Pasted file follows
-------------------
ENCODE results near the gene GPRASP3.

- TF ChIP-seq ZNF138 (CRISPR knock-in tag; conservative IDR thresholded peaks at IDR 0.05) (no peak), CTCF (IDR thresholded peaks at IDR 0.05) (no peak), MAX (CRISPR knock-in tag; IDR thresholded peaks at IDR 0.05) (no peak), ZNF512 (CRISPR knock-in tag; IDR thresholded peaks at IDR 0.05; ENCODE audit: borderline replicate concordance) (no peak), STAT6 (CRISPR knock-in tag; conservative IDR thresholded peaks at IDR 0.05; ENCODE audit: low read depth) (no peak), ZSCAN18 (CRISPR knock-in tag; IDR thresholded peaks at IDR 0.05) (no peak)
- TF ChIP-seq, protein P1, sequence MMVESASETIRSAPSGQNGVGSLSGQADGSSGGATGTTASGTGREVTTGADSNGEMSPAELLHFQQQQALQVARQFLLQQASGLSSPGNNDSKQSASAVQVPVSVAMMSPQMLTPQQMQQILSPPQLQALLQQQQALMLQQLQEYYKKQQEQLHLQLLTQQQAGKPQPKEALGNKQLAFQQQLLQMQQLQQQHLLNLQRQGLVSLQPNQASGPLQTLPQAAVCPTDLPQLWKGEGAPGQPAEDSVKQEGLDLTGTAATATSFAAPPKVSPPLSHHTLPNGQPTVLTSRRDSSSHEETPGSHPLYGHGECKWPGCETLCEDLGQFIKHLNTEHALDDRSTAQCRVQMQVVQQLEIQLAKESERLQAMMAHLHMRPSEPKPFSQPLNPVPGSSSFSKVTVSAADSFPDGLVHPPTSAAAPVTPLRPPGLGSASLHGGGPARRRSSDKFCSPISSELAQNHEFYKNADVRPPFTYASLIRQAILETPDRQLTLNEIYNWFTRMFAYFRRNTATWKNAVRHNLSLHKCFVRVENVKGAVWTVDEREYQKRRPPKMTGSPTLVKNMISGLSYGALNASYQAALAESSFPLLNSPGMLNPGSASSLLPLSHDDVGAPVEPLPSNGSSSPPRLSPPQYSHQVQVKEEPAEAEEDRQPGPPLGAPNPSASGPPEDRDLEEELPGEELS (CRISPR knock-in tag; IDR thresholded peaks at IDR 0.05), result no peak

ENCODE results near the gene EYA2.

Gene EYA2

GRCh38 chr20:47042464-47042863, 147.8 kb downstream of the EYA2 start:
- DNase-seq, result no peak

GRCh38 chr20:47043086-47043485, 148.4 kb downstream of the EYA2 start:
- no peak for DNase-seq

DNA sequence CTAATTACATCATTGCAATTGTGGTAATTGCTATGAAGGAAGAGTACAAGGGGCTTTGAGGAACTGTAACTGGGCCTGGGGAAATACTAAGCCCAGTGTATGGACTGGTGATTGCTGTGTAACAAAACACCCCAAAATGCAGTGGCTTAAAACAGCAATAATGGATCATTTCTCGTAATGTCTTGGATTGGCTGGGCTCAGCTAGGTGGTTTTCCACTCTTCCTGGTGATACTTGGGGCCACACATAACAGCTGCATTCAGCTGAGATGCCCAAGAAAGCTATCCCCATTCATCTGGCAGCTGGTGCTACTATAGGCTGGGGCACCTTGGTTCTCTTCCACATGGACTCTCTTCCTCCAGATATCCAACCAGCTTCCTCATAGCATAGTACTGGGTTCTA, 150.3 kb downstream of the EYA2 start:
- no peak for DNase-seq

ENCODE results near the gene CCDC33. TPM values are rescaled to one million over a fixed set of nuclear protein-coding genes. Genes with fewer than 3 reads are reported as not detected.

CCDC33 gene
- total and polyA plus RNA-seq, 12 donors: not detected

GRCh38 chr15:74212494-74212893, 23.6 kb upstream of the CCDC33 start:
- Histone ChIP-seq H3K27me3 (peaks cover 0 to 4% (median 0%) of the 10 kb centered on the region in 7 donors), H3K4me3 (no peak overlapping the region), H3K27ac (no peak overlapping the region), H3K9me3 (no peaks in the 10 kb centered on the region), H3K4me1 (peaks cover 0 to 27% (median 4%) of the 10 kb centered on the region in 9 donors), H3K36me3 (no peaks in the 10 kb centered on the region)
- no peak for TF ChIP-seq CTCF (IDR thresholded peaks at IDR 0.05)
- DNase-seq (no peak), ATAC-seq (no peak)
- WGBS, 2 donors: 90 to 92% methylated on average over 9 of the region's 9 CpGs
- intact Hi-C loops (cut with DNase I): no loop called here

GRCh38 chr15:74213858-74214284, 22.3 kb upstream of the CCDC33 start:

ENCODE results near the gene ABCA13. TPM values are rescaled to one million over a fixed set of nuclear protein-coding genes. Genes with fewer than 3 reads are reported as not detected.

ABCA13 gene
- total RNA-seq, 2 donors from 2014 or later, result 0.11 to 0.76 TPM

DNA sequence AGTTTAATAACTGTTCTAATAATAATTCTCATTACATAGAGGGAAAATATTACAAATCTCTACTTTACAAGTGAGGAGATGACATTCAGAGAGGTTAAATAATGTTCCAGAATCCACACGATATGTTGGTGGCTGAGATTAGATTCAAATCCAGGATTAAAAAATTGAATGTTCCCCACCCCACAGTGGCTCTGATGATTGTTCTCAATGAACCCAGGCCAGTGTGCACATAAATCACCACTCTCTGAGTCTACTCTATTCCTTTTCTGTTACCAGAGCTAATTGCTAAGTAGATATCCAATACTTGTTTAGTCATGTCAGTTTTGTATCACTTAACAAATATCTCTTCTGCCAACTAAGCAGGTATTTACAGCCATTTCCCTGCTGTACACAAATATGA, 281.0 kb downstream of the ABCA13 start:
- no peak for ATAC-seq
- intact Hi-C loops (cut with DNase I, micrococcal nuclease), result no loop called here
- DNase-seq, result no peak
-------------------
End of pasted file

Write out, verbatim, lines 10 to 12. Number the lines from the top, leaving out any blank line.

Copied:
DNA sequence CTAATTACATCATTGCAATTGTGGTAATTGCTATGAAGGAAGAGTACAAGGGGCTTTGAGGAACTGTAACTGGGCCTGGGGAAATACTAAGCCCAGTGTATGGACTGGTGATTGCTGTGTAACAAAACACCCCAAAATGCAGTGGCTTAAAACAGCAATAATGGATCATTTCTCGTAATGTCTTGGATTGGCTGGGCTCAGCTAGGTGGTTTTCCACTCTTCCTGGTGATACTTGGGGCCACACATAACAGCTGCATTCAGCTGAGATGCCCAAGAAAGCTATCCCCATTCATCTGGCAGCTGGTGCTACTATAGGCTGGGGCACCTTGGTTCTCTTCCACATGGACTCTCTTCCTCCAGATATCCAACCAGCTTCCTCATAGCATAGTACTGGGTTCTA, 150.3 kb downstream of the EYA2 start:
- no peak for DNase-seq

ENCODE results near the gene CCDC33. TPM values are rescaled to one million over a fixed set of nuclear protein-coding genes. Genes with fewer than 3 reads are reported as not detected.